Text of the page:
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Artist of the month

The Commodores

The college graduates from Tuskegee, Alabama, educated millions worldwide with compelling hits, peerless musicianship and – step forward, Lionel Richie – classic American songwriting. Moreover, they are the only Motown act to place three consecutive albums into the Top 3 of the Billboard pop charts. Three times a charm!

Commodores bus

FAST FACTS:

  • First Hit: “Machine Gun”
  • Biggest Hit: “Three Times a Lady”
  • Top Album: Commodores
  • Career Highlight: They are nicknamed “the Black Beatles” for a while, such is their global popularity.

KEY INFORMATION:

  • The Commodores start earning their career credits while studying at the Tuskegee Institute, Alabama, and playing in various bands on campus. The line-up evolves with Walter Orange on drums, Thomas McClary on guitar, Milan Williams on keyboards, Ronald LaPread on bass, William King on trumpet and Lionel Richie on saxophone. In ’68, they play a variety of venues in New York, booked by Benny Ashburn, a liquor marketing man who aspires to be their manager.
  • Benny gets gigs in other parts of the U.S. and Canada for his funky young clients, and a deal with Atlantic Records, too. They cut tracks with producer Swamp Dogg, but none disturbs the charts. Meanwhile, an up-and-coming Motown executive of Ashburn’s acquaintance, Suzanne de Passe, needs an act to open for the Jackson 5 on tour. Benny makes a successful pitch: the Commodores hit the road with the brothers, and sign to the record company’s new California label, MoWest, in mid-1971.
  • The_Commodores_Machine_GunThe Commodores toil with an assortment of Motown producers, including Jeffrey Bowen, Gloria Jones and Pam Sawyer. The release of the band’s debut album is preceded by its hard-driving title track, “Machine Gun,” which goes Top 10 R&B at home – and Top 20 pop in Britain. (The instrumental is originally called “The Ram”; its final name is suggested by Motown founder Berry Gordy.) Benny Ashburn continues to build their international profile, and they win a prize at the prestigious Tokyo Music Festival in July 1975.
  • That same year, the Commodores top the Billboard R&B charts with another piece of funk, “Slippery When Wet,” then dial down the tempo for a ballad written and fronted by Lionel Richie, “Sweet Love.” It is the group’s first major pop success, soon followed by another melodic Richie composition, “Just To Be Close To You.”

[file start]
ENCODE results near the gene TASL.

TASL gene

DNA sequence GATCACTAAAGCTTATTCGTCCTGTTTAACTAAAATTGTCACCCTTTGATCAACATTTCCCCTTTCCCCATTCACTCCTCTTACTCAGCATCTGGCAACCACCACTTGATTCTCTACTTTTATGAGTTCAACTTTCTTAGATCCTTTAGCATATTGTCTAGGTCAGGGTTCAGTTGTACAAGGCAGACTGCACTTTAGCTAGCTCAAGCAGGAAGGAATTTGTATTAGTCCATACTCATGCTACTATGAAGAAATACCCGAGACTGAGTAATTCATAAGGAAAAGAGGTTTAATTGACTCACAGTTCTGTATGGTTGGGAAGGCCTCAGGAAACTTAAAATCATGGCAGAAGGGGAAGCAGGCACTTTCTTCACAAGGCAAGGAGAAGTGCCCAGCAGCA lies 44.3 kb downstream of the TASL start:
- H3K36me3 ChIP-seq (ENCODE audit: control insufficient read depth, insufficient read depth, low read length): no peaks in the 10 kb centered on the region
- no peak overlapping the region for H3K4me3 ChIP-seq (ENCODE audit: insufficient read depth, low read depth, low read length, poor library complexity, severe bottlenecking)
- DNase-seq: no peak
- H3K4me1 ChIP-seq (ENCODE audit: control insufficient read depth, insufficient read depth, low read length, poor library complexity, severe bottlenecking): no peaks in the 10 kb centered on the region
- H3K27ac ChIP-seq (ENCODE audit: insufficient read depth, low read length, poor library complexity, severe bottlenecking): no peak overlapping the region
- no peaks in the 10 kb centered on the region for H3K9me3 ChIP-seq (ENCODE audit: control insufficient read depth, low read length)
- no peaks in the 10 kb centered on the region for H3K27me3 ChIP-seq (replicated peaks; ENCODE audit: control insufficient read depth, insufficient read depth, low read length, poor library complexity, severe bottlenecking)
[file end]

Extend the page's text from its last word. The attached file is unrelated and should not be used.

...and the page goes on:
• commodores brick houseEach of the Commodores contributes songs to their albums, and two group-written slabs of ’77 funk prove popular: “Brick House” and “Too Hot Ta Trot,” both featuring the lead vocals of Walter Orange. Another vital player in the band’s expanding circle of success is producer James Anthony Carmichael. Meanwhile, their relentless touring schedule draws fans in their tens of thousands, at home and abroad.
  • During 1977-78, three consecutive Commodores albums reach the Top 3 of the Billboard pop charts, a unique achievement for a Motown act. They are Commodores, featuring “Easy,” a quasi-country ballad, and “Brick House,” a slab of funk. In June 2017, the album is reissued on vinyl to mark its 40th anniversary. In 1977, Commodores (also known as the “blue” album) was followed by Commodores Live! and, in 1978, by Natural High, home to the chart-topping “Three Times A Lady.” More hit singles and albums follow, including a further two Richie love songs, “Sail On” and “Still.” Both come from the Midnight Magic LP, which occupies the Top 10 for 20 weeks.

  • Broadening his portfolio, Lionel pens and produces for country crossover king Kenny Rogers, whose “Lady” reigns over the Hot 100 for six weeks at the close of 1980. The following summer, Lionel becomes the first artist in popular music history to appear in the Top 10 as composer, performer and/or producer of three simultaneous hits: Rogers’ “I Don’t Need You, the Commodores’ “Lady (You Bring Me Up),” and his own No. 1 duet with Diana Ross, “Endless Love.”
  • Lionel is not the only Commodore associated with solo projects. Ronald LaPread produces 7th Wonder, as well as A Taste of Honey, the “Boogie Oogie Oogie” hitmakers, and Milan Williams works with country singer Stella Parton, sister of Dolly. Later, Thomas McClary steps into the studio with R&B vocal group Klique, producing their chart-riding “Stop Doggin’ Me Around.”
  • In 1982, the group and Lionel finally, officially, part company after the tragic death of the seventh Commodore, manager Benny Ashburn. Thomas McClary also leaves, recording a solo album for Motown. To replace Richie, the band turns to James Dean (J.D.) Nicholas, a British musician formerly with Heatwave. In this new incarnation, the Commodores reach high in 1985 with “Nightshift,” co-written by Walter Orange as a compelling tribute to the late Marvin Gaye and Jackie Wilson.

  • “Nightshift” returns the Commodores to the Top 3 of the pop charts and, perhaps better still, becomes their first and only Grammy® award win, as Best R&B Performance by a Duo or Group. More than 30 years on, the Commodores are still performing for fans, with founder members Orange and William King, and J.D. Nicholas. In concert, the nightshift never ends.
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